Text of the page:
Psychology and botany students took the plant blindness test, in which they were shown fourteen images of plants and fourteen images of animals of equal nameability, and then later asked to recall what those plants and animals were.
As you can see in this graph, the students were able to recall more animals than plants. It didn't matter if they students of botany or not, but there was a significant difference between male and females. Females were way better at recalling plants than males were, but the effect seems to be explained primarily by the substandard ability of males to recall plants compared to females, in addition to being slightly better at recalling animals than females.
The study included 124 introductory psychology students (58 female and 66 male) and 203 non-major botany students (90 female and 113 male).
This being a paper in a journal of education, the authors conclude that teachers should put more emphasis on naming plants in college:
To help identify which images are most helpful for instruction about plants, more teachers need to ask students which plants they know by name at the beginning of semester, and which examples they remember from class at the end of the semester. Teachers also need to be aware that there is a potential for gender differences in the recall of examples they use in class, particularly for cut flowers and carnivorous plants. Most importantly, biology teachers need to realise that students are coming to class with an inherent disparity in their plant and animal knowledge, and they need assistance to consciously attend to the green side of life in a world full of distracting animals.However, I would be more interested in a conclusion along the lines of how human males and females are naturally differently attuned to recognizing animals than plants. One hypothesis could be that during some period of our evolutionary past when differences in the male and female brains evolved, males were hunters and females were gatherers, and thus had different priorities. It's a hypothesis, nothing more.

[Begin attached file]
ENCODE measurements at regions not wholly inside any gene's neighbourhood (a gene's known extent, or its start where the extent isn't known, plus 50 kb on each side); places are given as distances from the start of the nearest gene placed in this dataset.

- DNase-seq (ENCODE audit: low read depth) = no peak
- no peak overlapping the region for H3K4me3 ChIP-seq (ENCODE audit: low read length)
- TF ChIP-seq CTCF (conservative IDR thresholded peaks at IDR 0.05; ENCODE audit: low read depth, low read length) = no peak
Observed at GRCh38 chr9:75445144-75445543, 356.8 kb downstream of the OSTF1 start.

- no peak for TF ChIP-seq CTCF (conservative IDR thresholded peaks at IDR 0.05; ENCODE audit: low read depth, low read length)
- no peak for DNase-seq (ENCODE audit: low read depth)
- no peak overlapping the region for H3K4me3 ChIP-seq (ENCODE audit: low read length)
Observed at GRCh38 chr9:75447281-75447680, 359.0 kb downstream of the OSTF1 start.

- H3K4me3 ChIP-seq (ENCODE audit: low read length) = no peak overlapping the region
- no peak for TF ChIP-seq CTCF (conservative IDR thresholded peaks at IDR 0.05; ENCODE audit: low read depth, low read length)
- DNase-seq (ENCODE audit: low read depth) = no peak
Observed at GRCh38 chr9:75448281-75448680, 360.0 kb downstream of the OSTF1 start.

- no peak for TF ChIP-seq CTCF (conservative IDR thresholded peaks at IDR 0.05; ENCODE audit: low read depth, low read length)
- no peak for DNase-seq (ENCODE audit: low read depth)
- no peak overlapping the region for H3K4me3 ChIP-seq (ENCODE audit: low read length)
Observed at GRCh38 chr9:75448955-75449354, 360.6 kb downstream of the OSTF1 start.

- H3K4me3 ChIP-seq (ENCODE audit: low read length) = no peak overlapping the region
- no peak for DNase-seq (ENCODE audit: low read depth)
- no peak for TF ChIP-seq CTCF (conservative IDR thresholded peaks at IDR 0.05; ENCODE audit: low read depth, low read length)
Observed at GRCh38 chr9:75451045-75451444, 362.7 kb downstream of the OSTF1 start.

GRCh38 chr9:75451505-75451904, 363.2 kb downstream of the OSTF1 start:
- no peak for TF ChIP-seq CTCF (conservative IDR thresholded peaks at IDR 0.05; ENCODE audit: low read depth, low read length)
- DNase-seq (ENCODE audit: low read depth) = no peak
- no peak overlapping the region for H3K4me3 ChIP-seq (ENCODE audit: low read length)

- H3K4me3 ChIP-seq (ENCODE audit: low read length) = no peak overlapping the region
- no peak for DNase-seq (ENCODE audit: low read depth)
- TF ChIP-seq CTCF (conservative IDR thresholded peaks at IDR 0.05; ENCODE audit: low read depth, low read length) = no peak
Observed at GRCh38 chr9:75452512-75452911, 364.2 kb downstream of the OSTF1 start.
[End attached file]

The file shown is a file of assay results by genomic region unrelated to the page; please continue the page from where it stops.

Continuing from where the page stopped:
Also, take a look at the individual plants that were presented and how well females and males recalled each:
I have highlighted in red those plants females remembered at least 20% more often than males, and in blue the same for males. Most striking here is that males are so much worse at remembering flowers (rose, daisy, and carnation). Perhaps women should start giving men venus fly traps on Valentine's Day. Or carrots.
Elisabeth E Schussler and Lynn A Olzak (2008). It’s not easy being green: student recall of plant and animal images Journal of Biological Education, 42 (3), 112-118